So, my general response is that I really liked the movie, and that the concerns I had going in were borne out and are the complaints I spell out above. I totally get why some people are giving the movie a hard pass. If the representation question isn’t a non-starter for you, and you generally enjoy Marvel movies, I think you’ll probably really like this one.

Tor.com Novellas on Discount!

The fine folks at Tor.com have placed a number of novellas on discount, dropping the ebook price from $2.99 to just $.99. This includes The Shootout Solution (Genrenauts Episode 1), so if you have a friend who might be interested in Genrenauts, now is a great time for them to try it out.

Handy buy links included below.

 

The Shootout Solution
Michael R. Underwood

The Shootout Solution

Amazon * Barnes & Noble * Kobo * iTunes

Sunset Mantle
Alter S. Reiss
Sunset Mantle

Amazon * Barnes & Noble * Kobo * iTunes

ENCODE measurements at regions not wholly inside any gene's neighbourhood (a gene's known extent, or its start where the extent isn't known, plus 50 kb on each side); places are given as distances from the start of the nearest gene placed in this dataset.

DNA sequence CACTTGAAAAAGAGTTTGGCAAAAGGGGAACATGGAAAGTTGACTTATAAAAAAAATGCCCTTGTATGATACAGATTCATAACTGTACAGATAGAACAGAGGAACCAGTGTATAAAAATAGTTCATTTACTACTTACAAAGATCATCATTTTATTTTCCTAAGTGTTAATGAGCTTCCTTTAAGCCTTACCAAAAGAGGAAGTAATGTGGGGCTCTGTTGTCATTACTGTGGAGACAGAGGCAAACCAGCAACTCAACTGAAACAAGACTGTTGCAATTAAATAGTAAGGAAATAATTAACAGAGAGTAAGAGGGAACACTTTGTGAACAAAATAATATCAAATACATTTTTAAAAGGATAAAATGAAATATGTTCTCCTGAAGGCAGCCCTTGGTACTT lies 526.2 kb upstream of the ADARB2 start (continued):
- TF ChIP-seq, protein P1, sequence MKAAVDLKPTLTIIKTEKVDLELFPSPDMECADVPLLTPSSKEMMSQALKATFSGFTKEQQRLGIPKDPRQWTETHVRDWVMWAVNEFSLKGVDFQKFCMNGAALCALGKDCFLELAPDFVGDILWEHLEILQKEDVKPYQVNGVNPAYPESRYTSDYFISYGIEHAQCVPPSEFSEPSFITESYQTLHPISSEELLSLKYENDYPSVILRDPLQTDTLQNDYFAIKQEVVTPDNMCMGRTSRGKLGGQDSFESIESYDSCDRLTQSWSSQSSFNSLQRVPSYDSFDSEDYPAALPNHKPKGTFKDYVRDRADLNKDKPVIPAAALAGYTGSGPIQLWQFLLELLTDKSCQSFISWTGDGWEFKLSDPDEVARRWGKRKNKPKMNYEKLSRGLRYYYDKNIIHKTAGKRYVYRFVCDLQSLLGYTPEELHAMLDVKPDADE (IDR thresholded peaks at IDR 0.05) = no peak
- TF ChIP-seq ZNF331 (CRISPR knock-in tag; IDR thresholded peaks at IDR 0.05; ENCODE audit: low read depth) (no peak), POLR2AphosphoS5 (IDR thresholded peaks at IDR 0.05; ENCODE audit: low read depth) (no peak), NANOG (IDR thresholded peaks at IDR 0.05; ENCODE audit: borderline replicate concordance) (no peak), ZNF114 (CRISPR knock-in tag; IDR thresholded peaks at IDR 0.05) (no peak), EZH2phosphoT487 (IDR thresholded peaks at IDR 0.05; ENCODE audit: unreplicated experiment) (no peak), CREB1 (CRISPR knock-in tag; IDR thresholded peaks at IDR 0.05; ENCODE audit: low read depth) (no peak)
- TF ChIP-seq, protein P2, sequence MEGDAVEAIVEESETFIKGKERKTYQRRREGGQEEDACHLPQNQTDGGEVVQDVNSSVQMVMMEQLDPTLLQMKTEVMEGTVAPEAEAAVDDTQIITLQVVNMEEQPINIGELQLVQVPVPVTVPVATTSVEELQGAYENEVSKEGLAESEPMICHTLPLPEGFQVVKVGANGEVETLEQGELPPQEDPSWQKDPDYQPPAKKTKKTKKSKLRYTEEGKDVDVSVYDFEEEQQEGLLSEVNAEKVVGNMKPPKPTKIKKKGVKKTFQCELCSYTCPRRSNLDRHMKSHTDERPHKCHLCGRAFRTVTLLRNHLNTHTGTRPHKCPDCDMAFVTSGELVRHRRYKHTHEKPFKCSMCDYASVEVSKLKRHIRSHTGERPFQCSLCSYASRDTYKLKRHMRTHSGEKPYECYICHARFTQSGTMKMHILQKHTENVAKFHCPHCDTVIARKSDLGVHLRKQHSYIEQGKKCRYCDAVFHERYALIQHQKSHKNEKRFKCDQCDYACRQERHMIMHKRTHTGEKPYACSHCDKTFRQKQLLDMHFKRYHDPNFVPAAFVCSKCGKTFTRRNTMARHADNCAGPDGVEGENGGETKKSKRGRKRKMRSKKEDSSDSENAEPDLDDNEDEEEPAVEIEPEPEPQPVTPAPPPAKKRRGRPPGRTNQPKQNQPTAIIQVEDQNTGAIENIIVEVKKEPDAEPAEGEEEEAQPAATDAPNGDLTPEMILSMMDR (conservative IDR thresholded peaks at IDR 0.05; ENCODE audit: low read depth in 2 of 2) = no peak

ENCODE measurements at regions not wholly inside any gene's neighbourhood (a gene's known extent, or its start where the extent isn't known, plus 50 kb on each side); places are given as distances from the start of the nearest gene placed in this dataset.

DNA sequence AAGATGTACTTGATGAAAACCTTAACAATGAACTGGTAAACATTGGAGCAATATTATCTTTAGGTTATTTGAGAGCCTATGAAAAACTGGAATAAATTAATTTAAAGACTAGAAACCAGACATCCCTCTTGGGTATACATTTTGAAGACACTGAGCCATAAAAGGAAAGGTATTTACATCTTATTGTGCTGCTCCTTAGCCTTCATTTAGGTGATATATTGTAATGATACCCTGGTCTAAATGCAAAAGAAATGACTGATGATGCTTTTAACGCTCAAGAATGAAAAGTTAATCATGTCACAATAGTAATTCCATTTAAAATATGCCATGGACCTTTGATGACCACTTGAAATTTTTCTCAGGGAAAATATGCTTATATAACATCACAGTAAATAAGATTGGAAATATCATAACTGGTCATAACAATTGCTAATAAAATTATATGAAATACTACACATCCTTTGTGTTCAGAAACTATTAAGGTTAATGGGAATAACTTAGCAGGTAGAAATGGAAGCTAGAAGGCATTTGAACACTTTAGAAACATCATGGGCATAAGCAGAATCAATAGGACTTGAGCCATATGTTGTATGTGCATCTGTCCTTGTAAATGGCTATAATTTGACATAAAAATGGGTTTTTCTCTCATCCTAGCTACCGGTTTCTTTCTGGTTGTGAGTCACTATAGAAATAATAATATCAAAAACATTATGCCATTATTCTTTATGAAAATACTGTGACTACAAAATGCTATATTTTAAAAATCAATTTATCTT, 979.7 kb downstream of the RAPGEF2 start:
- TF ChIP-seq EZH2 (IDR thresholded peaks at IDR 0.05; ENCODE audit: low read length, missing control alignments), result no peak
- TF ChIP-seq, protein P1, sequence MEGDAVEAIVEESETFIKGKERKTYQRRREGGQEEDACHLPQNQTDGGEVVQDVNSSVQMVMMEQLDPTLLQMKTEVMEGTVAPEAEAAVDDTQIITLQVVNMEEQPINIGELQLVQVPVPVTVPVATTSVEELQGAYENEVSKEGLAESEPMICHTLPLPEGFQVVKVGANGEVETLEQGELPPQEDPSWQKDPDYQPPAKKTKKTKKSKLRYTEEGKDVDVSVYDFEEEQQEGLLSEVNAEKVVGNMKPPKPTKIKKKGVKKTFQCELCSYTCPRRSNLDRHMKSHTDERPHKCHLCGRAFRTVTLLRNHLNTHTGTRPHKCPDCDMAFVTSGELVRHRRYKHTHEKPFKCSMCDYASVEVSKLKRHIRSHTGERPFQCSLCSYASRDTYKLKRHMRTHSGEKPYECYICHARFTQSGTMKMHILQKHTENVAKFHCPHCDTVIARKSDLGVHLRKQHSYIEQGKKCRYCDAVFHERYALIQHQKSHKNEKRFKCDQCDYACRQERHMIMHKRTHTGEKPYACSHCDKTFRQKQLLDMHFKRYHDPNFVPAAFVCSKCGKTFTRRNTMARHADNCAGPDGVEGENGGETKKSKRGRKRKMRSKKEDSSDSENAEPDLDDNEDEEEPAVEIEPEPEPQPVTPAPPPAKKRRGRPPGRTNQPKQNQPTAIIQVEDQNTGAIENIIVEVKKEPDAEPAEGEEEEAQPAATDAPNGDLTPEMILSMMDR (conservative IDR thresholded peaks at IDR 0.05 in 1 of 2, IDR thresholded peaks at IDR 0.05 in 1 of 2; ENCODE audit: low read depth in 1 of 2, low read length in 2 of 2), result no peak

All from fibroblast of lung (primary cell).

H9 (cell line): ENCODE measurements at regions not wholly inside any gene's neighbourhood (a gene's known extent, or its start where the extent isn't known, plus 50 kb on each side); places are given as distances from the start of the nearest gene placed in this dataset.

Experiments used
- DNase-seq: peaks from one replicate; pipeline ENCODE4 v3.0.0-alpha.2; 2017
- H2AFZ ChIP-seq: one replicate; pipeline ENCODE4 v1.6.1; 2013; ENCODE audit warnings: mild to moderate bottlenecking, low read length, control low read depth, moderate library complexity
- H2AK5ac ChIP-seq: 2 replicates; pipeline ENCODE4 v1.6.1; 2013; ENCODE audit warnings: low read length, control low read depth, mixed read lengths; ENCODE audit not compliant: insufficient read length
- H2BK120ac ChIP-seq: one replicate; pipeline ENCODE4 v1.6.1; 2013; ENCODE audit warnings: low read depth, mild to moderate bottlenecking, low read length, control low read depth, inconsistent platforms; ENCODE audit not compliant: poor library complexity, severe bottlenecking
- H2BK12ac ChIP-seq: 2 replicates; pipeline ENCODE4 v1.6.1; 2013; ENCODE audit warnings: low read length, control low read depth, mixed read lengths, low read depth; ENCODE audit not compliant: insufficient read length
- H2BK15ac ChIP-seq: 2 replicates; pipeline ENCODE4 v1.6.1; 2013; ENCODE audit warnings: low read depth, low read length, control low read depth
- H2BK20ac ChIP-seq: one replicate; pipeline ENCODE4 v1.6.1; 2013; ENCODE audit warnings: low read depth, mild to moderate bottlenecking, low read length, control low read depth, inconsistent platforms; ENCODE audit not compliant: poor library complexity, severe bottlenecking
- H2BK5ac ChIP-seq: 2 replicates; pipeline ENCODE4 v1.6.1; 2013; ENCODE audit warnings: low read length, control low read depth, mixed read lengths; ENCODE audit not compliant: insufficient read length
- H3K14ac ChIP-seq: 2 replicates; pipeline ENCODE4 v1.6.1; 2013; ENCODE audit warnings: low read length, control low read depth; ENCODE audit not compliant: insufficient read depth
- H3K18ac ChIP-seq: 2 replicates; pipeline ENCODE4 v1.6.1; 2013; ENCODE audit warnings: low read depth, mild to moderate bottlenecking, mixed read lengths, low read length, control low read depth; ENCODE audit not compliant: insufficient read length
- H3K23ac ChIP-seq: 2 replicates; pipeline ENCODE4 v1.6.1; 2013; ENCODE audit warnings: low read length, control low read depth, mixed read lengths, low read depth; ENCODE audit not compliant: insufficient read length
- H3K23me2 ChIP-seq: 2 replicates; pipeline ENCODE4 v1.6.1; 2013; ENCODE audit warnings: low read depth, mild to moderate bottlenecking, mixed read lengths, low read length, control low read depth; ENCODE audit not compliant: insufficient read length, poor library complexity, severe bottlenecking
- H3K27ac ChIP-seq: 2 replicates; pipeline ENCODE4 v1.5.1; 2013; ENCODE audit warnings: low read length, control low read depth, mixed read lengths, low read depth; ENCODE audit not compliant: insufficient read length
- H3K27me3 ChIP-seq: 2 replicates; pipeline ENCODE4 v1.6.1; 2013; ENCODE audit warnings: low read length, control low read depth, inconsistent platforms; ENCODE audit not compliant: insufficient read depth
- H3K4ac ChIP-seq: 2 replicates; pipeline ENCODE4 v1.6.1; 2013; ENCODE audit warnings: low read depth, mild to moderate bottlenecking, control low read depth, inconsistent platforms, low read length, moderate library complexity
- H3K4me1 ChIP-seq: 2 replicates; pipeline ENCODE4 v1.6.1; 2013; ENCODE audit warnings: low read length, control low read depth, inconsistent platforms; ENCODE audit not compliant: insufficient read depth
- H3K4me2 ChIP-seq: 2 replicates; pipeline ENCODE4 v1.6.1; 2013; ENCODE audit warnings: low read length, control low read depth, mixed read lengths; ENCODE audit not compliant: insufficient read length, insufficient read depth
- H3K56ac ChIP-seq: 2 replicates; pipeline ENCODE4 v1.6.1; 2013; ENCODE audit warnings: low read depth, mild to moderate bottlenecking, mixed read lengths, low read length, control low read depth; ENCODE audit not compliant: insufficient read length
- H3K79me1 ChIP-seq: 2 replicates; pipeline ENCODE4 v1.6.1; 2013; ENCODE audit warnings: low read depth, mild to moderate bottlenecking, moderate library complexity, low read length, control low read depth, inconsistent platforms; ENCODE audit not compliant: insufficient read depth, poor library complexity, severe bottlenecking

The Last Witness
K.J. Parker

The Last Witness

Amazon * Barnes & Noble * Kobo * iTunes

Of Sorrow and Such
Angela Slatter

Of Sorrow and Such

Amazon * Barnes & Noble * Kobo * iTunes

Domnall and the Borrowed Child
Sylvia Spruck Wrigley

Domnall and the Borrowed Child

Amazon * Barnes & Noble * Kobo * iTunes

Patchwerk
David Tallerman

Patchwerk

Amazon * Barnes & Noble * Kobo * iTunes

Pieces of Hate
Tim Lebbon

Pieces of HateAmazon * Barnes & Noble * Kobo * iTunes

The Drowning Eyes
Emily Foster

The Drowning Eyes

Amazon * Barnes & Noble * Kobo * iTunes

The Emperor’s Railroad
Guy Haley

The Emperor's Railroad

Amazon * Barnes & Noble * Kobo * iTunes

Get a Free Book!